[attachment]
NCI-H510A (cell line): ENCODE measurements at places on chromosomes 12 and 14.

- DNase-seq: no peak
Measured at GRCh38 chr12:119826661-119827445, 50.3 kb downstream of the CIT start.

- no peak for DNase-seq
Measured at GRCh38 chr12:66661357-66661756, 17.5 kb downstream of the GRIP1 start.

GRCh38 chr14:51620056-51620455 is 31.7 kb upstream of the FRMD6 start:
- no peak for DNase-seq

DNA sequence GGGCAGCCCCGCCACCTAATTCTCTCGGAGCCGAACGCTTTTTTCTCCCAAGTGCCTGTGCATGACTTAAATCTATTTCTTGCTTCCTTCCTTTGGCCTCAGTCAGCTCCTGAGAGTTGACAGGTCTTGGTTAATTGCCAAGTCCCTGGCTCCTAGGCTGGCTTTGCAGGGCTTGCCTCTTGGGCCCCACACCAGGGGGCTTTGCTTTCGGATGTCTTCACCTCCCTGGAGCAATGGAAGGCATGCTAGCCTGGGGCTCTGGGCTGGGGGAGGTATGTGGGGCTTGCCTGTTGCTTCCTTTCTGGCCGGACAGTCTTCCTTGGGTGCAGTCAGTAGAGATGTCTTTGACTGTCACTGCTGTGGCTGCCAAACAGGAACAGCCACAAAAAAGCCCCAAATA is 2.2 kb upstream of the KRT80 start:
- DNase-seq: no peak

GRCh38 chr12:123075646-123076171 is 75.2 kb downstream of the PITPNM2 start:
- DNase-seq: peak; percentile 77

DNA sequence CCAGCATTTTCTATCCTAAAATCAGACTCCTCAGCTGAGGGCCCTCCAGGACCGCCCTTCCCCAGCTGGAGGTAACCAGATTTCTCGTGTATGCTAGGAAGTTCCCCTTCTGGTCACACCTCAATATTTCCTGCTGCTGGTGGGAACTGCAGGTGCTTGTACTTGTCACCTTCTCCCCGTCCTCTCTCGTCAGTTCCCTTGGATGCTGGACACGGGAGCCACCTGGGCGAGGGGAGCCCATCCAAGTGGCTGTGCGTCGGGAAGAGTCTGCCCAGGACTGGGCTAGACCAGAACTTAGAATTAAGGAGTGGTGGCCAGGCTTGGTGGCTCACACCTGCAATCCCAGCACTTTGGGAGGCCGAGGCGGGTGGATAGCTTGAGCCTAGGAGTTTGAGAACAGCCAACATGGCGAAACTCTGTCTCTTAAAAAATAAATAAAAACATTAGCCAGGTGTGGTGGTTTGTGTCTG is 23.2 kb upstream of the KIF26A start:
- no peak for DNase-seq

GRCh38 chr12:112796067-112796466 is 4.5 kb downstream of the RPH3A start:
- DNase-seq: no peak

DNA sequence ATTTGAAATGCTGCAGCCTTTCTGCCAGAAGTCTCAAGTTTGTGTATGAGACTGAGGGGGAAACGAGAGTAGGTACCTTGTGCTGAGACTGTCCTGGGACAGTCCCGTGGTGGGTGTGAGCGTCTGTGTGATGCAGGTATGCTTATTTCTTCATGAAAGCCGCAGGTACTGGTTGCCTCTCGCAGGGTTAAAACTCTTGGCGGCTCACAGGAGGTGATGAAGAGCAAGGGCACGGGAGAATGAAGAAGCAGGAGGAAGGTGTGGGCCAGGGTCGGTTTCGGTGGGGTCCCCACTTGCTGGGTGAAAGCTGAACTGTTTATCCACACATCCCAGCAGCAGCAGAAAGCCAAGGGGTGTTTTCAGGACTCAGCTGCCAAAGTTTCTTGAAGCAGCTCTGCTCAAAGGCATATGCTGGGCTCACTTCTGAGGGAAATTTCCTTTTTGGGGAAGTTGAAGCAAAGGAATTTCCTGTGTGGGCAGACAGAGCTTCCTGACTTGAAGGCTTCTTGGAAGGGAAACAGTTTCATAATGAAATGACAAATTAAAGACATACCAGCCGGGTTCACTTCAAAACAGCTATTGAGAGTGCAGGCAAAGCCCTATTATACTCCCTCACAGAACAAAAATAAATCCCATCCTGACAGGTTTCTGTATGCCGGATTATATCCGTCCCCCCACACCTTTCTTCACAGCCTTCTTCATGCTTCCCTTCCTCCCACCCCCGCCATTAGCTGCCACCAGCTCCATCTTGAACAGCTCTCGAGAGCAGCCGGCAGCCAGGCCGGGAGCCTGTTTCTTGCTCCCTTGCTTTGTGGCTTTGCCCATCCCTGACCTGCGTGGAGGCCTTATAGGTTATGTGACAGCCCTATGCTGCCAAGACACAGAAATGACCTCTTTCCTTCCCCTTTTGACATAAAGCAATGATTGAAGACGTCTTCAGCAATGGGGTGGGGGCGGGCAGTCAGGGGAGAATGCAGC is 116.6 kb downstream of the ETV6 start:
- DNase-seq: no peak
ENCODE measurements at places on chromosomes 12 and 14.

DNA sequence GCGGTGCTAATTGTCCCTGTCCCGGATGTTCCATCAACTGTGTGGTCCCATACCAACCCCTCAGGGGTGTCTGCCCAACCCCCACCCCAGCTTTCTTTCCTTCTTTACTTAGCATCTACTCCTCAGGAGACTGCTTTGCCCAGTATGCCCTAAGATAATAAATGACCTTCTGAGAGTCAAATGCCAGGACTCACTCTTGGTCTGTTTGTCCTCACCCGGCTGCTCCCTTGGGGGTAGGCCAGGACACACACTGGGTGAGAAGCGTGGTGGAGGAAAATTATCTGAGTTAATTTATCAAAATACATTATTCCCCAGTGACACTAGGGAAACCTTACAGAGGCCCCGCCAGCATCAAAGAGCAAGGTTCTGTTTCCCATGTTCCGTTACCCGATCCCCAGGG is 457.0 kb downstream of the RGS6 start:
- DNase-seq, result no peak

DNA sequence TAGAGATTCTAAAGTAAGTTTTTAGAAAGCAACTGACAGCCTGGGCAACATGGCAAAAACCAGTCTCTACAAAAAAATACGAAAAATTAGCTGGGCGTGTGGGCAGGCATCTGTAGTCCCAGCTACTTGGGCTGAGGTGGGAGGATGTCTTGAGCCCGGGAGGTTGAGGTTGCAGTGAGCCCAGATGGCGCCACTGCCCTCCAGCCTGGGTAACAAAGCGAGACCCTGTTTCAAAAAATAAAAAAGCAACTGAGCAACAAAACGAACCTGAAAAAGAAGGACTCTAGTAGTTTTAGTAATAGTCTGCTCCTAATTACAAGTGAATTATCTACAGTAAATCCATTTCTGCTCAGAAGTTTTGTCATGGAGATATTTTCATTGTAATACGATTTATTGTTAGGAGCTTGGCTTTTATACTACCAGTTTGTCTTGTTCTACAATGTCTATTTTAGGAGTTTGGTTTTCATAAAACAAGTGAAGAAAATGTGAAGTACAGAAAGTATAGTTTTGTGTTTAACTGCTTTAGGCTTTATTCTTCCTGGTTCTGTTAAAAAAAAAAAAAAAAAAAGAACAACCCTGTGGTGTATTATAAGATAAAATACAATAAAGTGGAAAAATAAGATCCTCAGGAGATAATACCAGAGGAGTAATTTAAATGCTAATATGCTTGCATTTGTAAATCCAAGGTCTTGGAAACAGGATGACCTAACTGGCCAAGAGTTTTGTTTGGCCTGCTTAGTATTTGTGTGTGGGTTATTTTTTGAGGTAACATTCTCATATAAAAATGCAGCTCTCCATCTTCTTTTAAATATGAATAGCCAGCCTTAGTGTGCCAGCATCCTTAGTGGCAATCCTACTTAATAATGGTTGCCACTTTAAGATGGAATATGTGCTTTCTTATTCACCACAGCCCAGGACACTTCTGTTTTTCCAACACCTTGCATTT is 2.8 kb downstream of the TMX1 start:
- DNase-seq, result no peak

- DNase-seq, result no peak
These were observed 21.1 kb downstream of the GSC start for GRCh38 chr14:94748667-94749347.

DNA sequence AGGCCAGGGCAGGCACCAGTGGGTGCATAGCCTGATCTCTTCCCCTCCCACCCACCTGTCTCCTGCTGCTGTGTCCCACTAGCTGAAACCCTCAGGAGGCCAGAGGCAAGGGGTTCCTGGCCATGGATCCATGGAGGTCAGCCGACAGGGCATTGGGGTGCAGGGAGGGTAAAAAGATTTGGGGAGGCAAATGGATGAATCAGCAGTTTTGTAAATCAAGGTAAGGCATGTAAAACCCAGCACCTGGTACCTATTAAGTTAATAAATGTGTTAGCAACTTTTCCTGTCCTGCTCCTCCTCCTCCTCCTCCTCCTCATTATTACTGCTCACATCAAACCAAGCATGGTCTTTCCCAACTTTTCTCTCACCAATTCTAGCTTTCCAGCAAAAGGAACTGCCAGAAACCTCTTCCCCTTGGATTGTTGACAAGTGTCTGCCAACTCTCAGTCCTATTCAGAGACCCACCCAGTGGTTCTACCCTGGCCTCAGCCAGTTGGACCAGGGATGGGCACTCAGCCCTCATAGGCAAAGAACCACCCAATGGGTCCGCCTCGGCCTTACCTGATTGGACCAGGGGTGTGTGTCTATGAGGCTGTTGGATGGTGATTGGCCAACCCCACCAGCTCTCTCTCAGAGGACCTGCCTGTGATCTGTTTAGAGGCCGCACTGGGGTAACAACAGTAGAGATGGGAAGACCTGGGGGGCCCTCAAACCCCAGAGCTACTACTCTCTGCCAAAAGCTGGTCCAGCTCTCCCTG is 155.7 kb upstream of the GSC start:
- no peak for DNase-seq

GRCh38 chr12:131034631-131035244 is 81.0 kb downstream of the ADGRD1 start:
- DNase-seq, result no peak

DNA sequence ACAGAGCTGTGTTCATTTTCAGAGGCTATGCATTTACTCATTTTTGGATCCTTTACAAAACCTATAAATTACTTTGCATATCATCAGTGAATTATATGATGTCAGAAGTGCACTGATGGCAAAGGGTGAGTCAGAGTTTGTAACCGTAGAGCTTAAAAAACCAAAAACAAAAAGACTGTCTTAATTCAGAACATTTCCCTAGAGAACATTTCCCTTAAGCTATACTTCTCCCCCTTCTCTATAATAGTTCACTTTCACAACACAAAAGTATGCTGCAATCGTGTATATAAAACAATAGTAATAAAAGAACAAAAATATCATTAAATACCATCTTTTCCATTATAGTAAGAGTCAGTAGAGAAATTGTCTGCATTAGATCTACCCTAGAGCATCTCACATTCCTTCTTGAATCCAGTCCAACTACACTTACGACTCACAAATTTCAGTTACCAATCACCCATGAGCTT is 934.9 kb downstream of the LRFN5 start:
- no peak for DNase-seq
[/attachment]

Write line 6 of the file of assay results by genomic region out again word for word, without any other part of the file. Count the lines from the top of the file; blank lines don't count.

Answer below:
GRCh38 chr14:51620056-51620455 is 31.7 kb upstream of the FRMD6 start: